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Vancouver City Council Votes to Decriminalize Drugs

On the same day the BC Coroners Service announced five people per day died in the province due to overdose last month, Vancouver city councillors showed unanimous support for a motion to decriminalize drugs.

The motion, presented to council by Mayor Kennedy Stewart, proposed that in light of the ongoing overdose crisis, which was declared a public health emergency more than four years ago, they support him in writing to the federal government requesting a federal exemption that would decriminalize drug possession within the city’s boundaries.

[link to tweet from the mayor:

Throughout the meeting, several advocates spoke in support of the need for decriminalization, including Overdose Prevention Society founder and former park board commissioner Sarah Blyth, Pivot Legal Society lawyer Caitlin Shane, Canadian Drug Policy Coalition director Scott Bernstein, peer clinical advisor at the BC Centre for Substance Use Guy Felicella, and North America’s first-ever municipal drug policy coordinator Donald MacPherson, who worked for the City of Vancouver for more than two decades.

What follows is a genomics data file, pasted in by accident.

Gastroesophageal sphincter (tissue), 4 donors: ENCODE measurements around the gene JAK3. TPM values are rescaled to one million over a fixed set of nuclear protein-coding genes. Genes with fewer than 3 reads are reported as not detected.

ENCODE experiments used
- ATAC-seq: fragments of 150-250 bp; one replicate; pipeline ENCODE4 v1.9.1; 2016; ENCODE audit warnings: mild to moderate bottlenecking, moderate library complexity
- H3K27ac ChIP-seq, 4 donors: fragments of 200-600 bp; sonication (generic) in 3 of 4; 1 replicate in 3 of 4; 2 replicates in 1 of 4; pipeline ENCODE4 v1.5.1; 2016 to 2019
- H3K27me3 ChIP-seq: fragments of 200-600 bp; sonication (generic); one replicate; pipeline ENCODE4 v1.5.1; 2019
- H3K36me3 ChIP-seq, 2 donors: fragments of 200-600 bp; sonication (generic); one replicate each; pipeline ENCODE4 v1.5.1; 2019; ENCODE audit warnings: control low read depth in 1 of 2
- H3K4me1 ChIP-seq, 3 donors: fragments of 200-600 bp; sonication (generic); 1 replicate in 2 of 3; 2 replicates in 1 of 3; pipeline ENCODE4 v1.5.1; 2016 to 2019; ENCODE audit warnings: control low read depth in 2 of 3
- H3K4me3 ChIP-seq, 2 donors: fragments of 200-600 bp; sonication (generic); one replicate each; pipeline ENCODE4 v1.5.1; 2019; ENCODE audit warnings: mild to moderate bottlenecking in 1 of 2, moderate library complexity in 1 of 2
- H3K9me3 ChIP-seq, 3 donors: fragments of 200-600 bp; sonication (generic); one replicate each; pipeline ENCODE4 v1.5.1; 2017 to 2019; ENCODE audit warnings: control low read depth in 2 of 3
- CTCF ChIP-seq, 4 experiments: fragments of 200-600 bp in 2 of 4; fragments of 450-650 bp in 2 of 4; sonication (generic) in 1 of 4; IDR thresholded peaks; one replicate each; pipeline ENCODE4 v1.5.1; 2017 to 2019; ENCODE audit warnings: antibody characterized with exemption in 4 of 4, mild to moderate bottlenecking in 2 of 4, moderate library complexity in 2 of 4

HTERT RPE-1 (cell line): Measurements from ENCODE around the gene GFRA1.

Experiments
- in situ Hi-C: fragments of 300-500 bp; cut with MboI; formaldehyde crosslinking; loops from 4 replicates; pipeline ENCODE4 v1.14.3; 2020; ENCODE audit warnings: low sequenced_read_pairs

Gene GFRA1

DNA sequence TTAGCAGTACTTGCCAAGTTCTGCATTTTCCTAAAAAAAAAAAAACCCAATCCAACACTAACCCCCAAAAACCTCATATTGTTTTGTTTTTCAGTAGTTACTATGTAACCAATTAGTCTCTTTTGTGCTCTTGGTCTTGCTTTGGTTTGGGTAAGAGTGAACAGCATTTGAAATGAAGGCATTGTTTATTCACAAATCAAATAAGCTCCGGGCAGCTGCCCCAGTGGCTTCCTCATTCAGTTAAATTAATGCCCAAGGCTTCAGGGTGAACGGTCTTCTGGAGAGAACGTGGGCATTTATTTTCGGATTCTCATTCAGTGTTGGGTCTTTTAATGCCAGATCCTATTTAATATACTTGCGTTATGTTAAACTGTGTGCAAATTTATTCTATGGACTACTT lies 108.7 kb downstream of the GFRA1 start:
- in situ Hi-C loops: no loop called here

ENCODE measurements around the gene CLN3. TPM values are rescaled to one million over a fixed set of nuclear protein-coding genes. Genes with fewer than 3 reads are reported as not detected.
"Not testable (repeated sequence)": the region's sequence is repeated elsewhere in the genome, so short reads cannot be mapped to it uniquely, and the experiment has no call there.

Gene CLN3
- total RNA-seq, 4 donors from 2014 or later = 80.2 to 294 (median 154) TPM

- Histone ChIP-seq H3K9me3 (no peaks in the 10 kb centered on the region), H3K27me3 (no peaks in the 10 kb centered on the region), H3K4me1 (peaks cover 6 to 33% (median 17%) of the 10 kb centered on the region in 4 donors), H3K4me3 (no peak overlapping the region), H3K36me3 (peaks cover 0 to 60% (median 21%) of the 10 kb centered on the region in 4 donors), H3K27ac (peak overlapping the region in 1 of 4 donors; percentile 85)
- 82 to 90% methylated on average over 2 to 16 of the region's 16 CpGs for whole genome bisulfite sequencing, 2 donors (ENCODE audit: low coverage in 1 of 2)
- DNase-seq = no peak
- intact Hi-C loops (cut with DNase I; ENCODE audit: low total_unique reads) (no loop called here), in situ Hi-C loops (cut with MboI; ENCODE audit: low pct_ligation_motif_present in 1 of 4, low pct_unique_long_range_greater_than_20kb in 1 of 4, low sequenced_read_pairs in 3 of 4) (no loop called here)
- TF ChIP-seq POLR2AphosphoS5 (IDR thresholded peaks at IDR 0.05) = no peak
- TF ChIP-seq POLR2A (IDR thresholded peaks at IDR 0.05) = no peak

Shane said she was cautiously optimistic that the Minister of Health Patty Hajdu would approve the exemption. Bernstein said decriminalization should also allow for greater access to the beneficial use of drugs, including the therapeutic use of psychedelics like psilocybin.

“Criminalizing people who use drugs is a failure of policy,” said Felicella, who spent several years living in Vancouver’s Downtown Eastside. “The scientific evidence to support decriminalization is overwhelming.”

Now that the motion has passed, the mayor will set out to make a formal request to the health minister to grant an exemption to the Controlled Drugs and Substances Act in Vancouver. He will also write to other municipal governments in the province urging them to consider requesting federal exemptions for their own communities, as well as the Union of BC Municipalities and the Federation of Canadian Municipalities with the goal of gaining support for the decriminalization of personal possession of drugs.

If approved, councillors will work with Vancouver Coastal Health, Vancouver Police Department, and community groups and advocates to write the legislation. This would make Vancouver the first city in Canada to decriminalize drug possession.

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